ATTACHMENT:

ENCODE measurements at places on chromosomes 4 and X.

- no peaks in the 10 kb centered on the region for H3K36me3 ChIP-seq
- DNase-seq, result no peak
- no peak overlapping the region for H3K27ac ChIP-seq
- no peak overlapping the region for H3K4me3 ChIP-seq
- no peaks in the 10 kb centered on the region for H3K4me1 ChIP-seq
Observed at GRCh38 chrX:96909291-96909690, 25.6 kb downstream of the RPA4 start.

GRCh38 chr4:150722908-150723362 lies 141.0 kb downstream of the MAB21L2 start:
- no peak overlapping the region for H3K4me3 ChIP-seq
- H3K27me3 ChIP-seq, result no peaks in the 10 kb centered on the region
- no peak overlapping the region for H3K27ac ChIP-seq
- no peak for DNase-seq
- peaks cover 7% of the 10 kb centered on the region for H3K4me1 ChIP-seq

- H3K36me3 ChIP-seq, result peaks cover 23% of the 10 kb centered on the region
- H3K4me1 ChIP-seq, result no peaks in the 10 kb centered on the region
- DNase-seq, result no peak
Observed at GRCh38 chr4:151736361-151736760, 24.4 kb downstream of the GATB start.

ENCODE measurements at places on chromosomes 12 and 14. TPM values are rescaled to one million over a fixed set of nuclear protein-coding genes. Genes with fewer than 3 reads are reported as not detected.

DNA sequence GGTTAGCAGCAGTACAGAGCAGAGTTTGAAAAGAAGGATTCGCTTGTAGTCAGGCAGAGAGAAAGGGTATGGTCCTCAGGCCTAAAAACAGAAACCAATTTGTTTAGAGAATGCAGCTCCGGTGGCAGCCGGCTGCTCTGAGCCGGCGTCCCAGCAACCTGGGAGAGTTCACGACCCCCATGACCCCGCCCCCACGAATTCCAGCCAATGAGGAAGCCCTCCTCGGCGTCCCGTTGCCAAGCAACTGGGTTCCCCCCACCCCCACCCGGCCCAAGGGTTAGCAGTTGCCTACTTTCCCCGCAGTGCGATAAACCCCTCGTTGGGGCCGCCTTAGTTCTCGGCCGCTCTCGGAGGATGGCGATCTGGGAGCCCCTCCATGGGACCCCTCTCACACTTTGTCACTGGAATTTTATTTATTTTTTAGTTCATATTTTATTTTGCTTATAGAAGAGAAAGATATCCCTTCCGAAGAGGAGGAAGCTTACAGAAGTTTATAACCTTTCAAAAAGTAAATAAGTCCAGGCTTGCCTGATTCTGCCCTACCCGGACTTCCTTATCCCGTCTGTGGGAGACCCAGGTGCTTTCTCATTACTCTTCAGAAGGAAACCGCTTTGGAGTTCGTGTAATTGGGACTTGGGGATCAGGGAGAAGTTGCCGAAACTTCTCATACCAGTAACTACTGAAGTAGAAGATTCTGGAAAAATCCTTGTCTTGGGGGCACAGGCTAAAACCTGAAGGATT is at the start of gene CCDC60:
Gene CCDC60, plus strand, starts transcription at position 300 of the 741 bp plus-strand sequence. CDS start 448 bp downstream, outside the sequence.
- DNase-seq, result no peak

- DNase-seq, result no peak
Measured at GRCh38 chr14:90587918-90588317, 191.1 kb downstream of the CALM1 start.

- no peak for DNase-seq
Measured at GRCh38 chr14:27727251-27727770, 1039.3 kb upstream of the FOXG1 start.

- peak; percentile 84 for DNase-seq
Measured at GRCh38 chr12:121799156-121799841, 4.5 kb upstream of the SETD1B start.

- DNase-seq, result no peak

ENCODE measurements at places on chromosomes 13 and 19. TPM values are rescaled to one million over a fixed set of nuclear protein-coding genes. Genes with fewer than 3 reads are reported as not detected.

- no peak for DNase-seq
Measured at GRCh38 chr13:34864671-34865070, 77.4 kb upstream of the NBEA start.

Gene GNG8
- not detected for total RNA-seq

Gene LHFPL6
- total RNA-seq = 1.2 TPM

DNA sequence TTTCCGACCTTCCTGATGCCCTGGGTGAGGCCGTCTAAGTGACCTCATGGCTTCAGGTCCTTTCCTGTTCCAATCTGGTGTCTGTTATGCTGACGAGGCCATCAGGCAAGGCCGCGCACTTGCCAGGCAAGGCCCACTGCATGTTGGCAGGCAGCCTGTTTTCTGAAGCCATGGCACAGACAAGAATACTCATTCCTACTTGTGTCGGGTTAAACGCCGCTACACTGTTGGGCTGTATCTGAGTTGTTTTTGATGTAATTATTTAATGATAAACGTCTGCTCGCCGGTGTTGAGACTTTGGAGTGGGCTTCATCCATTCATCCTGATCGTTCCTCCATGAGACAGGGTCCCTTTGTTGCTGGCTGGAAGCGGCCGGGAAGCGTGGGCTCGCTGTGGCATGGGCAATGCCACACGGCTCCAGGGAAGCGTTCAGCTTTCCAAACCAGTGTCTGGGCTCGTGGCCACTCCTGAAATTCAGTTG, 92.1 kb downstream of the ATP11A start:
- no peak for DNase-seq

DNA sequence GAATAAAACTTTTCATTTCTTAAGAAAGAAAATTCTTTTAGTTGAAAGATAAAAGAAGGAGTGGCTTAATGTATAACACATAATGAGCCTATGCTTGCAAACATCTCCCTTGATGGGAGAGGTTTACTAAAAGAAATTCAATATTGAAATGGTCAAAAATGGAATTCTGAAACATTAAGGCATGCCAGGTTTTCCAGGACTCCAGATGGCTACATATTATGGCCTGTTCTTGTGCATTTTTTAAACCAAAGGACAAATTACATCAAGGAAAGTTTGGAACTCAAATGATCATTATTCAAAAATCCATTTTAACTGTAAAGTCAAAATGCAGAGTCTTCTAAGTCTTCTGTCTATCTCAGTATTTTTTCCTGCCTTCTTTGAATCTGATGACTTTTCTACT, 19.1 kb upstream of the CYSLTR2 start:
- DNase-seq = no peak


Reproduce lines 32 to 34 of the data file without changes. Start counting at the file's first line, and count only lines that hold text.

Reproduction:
Gene GNG8
- not detected for total RNA-seq

Gene LHFPL6